Naomi worked in the Civil Rights Division of the American Jewish Congress during a period in American history when Jewish communal leadership was deeply concerned with issues of racism, anti-Semitism, desegregation, and support for the young state of Israel. It was an era in which the enormous structural problems America faced in the second half of the 20th century were directly addressed. and in a world with broad shoulders and oversized egos, Naomi was usually the only woman in the room. “I knew I deserved to be there because I was so smart and often smarter than everyone else in the room,” she said. “And if I shut up I could do a lot.”

Naomi’s mentor at the American Jewish Congress was Justine Wise Polier, New York’s first female judiciary and daughter of Rabbi Stephen Wise, a social justice advocate who was a founding member of the American Jewish Congress and the NAACP. For Naomi, meeting blacks and Jews about civil rights was not just tactical, it was downright American. The fiercest struggles for justice for all Americans had to be waged by those for whom fairness and equality were most important.

Naomi worked very closely on two notable cases and formulated part of the crucial language in both the Sweatt v. Painter and Brown v. Topeka’s Board of Education, in which Plessy v. Ferguson, the heinous Supreme Court case of 1896, successfully challenged and overturned, coded the segregationist structures of “separate but equal” in US law.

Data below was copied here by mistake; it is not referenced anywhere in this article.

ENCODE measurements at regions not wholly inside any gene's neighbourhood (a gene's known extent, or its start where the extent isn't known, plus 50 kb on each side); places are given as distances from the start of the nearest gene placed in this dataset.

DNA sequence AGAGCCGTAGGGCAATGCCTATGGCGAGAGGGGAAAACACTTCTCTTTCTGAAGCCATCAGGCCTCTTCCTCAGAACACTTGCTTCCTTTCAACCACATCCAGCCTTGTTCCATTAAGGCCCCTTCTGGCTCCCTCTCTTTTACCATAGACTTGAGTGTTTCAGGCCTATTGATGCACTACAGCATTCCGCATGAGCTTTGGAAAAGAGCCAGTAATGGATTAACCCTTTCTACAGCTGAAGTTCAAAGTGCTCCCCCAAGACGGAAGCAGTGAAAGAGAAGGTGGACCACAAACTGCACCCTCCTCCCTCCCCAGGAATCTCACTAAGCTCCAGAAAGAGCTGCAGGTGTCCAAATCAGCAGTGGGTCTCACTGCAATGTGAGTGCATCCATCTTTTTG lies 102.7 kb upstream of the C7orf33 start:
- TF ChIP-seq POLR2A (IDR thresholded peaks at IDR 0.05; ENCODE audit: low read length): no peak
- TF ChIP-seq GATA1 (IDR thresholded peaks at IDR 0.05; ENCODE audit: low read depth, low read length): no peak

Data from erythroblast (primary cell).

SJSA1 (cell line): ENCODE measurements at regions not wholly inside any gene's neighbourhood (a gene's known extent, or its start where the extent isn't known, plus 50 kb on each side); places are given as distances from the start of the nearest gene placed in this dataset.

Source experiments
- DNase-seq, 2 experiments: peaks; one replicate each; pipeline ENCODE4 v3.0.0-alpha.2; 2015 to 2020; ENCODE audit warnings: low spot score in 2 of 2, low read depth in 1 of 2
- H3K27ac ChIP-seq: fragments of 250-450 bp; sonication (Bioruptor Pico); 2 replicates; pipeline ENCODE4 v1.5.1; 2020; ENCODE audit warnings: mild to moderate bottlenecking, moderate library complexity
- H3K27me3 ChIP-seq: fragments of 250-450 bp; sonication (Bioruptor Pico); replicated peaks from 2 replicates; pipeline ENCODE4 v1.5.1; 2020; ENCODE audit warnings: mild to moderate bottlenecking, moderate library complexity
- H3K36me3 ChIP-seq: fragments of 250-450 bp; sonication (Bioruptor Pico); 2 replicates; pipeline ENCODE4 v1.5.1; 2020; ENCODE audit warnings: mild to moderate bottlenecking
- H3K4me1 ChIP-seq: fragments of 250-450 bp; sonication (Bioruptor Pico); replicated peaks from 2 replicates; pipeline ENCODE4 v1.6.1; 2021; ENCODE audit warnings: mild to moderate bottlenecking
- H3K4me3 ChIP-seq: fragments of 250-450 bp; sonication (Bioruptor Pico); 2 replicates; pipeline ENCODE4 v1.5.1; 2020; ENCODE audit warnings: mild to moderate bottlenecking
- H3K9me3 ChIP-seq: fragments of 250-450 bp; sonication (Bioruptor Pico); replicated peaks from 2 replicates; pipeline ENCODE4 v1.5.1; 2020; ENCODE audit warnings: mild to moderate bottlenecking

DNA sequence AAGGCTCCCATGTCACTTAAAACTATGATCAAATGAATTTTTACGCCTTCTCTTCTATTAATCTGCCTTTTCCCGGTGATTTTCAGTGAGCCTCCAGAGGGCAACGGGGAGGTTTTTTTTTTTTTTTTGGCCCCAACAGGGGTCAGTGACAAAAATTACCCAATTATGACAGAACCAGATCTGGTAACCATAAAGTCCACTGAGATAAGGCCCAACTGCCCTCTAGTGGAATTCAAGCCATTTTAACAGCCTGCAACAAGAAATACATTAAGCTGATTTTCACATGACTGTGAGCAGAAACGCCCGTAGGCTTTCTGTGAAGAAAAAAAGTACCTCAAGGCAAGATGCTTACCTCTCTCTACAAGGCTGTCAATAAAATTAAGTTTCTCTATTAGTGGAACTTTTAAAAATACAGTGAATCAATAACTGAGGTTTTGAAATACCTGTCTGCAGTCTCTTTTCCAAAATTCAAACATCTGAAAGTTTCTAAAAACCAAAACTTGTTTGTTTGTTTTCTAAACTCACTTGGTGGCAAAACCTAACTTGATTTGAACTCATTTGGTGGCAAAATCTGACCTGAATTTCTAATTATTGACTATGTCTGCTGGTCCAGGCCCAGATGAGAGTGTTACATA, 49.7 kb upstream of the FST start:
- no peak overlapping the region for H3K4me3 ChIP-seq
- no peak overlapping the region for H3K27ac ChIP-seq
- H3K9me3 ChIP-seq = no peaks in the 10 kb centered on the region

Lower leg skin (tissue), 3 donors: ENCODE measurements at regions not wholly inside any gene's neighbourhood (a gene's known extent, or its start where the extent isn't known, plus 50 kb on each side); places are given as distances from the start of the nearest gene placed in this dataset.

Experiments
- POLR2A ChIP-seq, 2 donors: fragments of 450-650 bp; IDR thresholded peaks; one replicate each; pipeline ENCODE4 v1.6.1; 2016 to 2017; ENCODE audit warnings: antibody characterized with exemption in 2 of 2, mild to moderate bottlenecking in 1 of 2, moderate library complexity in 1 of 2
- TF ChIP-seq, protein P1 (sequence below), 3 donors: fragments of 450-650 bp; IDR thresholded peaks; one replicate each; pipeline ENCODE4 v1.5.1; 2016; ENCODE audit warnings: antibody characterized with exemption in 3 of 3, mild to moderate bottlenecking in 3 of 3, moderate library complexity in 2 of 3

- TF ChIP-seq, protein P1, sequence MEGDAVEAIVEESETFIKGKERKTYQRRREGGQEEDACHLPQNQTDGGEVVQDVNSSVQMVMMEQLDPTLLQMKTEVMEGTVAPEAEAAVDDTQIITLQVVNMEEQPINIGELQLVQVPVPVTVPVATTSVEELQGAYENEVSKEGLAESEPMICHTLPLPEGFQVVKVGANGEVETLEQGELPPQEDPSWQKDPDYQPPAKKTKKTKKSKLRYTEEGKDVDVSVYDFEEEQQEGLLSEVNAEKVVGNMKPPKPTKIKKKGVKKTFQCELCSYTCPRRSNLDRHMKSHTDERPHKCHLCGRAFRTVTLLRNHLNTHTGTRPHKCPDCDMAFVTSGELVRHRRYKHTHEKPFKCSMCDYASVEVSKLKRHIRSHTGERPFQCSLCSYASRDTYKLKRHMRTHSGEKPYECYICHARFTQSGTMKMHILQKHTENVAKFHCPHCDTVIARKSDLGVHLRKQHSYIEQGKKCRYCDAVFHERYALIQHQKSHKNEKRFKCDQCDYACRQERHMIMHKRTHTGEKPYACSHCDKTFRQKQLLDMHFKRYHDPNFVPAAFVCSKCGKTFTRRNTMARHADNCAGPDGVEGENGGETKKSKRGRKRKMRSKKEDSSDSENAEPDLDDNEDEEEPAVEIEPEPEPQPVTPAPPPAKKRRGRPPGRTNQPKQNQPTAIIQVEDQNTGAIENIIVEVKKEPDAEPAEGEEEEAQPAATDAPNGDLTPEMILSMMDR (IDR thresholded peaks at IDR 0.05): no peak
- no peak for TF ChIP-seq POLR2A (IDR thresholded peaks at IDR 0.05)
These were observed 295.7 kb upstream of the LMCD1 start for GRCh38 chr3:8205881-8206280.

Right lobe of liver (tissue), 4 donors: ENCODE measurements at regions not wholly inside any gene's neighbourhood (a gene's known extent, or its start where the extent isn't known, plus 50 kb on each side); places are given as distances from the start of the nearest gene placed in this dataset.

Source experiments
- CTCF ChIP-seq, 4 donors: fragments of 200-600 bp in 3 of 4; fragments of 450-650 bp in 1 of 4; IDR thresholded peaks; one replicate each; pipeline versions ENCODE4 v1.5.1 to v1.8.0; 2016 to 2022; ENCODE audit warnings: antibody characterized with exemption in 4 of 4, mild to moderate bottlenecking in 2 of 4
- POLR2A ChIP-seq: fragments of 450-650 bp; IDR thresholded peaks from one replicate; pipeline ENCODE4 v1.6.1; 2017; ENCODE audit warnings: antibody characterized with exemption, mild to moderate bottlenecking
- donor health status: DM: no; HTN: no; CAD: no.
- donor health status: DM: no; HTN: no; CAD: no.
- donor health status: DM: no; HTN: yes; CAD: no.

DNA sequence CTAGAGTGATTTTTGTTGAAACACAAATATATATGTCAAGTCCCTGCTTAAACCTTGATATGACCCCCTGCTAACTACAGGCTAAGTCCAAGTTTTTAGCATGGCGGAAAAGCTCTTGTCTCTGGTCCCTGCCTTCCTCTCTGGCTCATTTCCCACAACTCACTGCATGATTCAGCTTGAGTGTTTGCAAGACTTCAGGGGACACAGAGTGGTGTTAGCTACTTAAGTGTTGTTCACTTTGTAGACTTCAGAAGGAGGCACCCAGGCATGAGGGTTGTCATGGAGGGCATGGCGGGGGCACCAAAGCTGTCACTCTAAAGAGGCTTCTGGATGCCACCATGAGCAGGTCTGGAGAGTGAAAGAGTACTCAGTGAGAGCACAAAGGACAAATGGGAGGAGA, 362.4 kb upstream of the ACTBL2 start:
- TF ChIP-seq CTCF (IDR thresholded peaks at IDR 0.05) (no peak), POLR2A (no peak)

Naomi and her team at the congress commissioned the critical sociological studies of the well-known scholars Kenneth and Mamie Clark, who showed in the famous “Doll Case” that black children in separate classrooms suffered severe psychological damage due to the legal separation of white students. Future Supreme Court Justice Thurgood Marshall would successfully discuss both cases. and law students find Naomi’s fingerprints in the footnotes.

It was always just as good with her. She didn’t need the attention. She had other fish to fry.

Less than a decade later, Naomi’s hands would make history again.

She was the co-author of Rabbi Joachim Prinz’s speech “Sin of Silence”, which he gave after Mahalia Jackson’s appearance and before the speech by Rev. Dr. Martin Luther King held “I have a dream” during the march in Washington, in which Prince Black’s civil rights linked his own fate as a Jewish refugee from Hitler’s Germany. (Prince, Berlin’s most charismatic and daring reform rabbi, fled the Gestapo to a safe haven in Newark and appeared heroically in Philip Roth’s dystopian, but now prophetic, The Plot Against America.) On that August day, 1963, Prince spoke Naomi’s words: “The most urgent the most shameful, shameful and tragic problem is silence. “